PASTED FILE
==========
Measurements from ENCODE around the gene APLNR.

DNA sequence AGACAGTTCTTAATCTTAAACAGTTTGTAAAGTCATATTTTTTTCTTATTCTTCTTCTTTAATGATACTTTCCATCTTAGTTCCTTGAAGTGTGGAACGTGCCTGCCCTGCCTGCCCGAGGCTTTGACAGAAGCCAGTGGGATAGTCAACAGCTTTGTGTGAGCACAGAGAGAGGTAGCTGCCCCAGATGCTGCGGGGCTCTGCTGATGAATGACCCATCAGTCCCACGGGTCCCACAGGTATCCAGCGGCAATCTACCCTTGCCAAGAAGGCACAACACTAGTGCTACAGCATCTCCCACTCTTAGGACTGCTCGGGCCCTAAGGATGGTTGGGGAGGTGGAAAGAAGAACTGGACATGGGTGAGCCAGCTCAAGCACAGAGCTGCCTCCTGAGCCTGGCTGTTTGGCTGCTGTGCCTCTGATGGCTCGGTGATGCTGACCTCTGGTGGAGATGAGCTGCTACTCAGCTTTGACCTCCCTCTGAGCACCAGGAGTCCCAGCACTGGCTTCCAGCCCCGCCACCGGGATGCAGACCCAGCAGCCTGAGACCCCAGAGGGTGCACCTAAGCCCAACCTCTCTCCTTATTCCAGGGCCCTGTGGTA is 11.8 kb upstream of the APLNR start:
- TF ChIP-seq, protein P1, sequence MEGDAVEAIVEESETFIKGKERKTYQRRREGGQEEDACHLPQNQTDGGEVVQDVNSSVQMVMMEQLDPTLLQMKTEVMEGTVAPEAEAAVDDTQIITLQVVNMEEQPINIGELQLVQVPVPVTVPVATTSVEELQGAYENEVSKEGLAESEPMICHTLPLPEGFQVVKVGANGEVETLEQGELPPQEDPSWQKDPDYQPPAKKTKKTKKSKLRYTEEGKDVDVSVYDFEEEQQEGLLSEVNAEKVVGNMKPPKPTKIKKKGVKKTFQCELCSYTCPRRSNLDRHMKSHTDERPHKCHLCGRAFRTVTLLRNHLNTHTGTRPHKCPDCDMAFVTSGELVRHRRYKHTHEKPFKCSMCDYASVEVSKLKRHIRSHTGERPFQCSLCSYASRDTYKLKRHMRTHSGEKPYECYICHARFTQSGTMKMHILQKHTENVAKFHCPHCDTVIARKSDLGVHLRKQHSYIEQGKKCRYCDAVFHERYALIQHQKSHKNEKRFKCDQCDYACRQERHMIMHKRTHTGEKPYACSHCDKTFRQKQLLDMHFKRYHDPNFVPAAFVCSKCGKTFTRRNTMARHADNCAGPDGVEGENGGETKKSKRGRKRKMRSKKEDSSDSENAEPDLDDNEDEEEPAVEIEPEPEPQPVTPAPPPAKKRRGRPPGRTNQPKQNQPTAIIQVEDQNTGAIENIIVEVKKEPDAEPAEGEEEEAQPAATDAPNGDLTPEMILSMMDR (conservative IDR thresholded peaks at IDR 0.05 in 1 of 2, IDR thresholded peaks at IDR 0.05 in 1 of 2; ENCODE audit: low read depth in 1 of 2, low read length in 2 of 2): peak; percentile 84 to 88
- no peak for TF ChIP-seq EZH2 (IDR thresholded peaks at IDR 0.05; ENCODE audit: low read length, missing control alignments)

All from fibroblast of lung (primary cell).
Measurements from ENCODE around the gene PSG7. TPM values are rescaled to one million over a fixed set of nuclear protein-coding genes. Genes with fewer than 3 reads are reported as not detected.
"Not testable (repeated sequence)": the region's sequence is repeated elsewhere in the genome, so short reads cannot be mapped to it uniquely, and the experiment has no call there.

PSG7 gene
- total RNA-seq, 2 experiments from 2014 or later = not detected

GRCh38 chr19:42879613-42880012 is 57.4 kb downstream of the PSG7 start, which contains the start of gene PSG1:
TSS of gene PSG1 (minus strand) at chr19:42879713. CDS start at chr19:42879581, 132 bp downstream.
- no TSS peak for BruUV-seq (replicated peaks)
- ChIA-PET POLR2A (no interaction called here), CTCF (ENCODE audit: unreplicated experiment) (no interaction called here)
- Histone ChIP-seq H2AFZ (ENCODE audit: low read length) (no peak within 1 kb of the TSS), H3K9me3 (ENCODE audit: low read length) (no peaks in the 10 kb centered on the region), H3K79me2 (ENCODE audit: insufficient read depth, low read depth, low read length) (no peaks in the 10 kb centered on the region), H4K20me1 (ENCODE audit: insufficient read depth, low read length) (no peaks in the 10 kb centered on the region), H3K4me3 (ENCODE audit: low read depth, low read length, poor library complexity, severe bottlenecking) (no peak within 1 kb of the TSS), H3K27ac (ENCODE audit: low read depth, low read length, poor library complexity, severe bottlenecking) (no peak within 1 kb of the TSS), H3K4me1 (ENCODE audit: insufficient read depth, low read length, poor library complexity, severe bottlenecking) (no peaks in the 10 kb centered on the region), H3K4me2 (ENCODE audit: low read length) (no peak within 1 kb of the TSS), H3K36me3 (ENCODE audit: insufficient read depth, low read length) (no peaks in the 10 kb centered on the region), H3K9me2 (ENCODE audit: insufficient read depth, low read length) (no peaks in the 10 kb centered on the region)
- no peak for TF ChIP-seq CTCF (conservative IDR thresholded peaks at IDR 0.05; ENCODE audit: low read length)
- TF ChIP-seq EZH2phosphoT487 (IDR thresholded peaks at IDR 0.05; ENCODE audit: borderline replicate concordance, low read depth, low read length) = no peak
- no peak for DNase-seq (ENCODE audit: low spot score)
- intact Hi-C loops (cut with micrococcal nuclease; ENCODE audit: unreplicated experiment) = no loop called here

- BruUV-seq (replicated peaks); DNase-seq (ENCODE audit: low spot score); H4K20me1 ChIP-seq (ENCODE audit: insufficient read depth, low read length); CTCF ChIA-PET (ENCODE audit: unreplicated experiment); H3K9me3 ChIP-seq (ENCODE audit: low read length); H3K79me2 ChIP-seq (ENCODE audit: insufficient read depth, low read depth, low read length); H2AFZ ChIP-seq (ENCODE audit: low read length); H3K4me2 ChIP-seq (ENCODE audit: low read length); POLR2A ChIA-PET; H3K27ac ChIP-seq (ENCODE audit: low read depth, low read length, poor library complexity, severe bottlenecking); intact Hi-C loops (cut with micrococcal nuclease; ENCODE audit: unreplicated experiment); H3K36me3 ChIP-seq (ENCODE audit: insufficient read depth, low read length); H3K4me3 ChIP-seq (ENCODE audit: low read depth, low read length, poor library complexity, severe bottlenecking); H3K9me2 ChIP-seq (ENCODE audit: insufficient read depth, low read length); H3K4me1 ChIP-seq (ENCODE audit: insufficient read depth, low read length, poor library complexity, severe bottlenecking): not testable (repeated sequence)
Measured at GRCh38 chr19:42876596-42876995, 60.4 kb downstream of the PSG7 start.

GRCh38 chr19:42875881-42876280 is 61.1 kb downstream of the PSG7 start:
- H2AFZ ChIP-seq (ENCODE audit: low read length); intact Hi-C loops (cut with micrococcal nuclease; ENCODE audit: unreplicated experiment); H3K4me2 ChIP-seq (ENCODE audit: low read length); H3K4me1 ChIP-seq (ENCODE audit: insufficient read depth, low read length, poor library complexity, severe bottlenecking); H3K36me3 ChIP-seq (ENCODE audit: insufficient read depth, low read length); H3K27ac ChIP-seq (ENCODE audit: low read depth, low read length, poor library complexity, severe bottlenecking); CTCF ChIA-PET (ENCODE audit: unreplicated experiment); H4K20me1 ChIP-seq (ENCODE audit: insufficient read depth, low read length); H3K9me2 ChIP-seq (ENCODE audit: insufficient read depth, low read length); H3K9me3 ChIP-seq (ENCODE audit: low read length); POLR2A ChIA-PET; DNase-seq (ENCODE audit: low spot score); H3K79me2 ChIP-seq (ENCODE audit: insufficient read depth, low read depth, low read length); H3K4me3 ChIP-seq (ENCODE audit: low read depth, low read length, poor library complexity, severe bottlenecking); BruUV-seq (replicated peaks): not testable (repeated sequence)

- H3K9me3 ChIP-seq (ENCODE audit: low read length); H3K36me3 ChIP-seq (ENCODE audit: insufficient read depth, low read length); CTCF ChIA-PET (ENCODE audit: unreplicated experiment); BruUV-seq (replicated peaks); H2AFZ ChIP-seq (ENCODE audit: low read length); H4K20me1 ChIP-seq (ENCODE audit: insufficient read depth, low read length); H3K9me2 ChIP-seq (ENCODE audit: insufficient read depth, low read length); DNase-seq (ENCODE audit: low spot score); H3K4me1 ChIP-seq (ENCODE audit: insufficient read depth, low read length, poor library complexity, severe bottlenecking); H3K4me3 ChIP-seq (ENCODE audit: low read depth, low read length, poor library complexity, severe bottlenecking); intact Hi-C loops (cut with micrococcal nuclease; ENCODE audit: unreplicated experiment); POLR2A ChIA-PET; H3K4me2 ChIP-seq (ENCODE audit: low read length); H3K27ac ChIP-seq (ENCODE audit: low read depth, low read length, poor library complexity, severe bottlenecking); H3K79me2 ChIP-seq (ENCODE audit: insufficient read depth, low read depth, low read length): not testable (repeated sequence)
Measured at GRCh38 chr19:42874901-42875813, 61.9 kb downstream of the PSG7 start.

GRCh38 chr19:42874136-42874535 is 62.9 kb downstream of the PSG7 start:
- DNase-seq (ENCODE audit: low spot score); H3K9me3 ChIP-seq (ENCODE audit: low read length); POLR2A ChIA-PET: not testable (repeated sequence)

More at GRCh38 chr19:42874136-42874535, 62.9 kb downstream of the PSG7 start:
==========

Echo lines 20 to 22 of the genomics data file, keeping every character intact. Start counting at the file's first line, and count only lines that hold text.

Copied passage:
Measured at GRCh38 chr19:42876596-42876995, 60.4 kb downstream of the PSG7 start.

GRCh38 chr19:42875881-42876280 is 61.1 kb downstream of the PSG7 start:
- H2AFZ ChIP-seq (ENCODE audit: low read length); intact Hi-C loops (cut with micrococcal nuclease; ENCODE audit: unreplicated experiment); H3K4me2 ChIP-seq (ENCODE audit: low read length); H3K4me1 ChIP-seq (ENCODE audit: insufficient read depth, low read length, poor library complexity, severe bottlenecking); H3K36me3 ChIP-seq (ENCODE audit: insufficient read depth, low read length); H3K27ac ChIP-seq (ENCODE audit: low read depth, low read length, poor library complexity, severe bottlenecking); CTCF ChIA-PET (ENCODE audit: unreplicated experiment); H4K20me1 ChIP-seq (ENCODE audit: insufficient read depth, low read length); H3K9me2 ChIP-seq (ENCODE audit: insufficient read depth, low read length); H3K9me3 ChIP-seq (ENCODE audit: low read length); POLR2A ChIA-PET; DNase-seq (ENCODE audit: low spot score); H3K79me2 ChIP-seq (ENCODE audit: insufficient read depth, low read depth, low read length); H3K4me3 ChIP-seq (ENCODE audit: low read depth, low read length, poor library complexity, severe bottlenecking); BruUV-seq (replicated peaks): not testable (repeated sequence)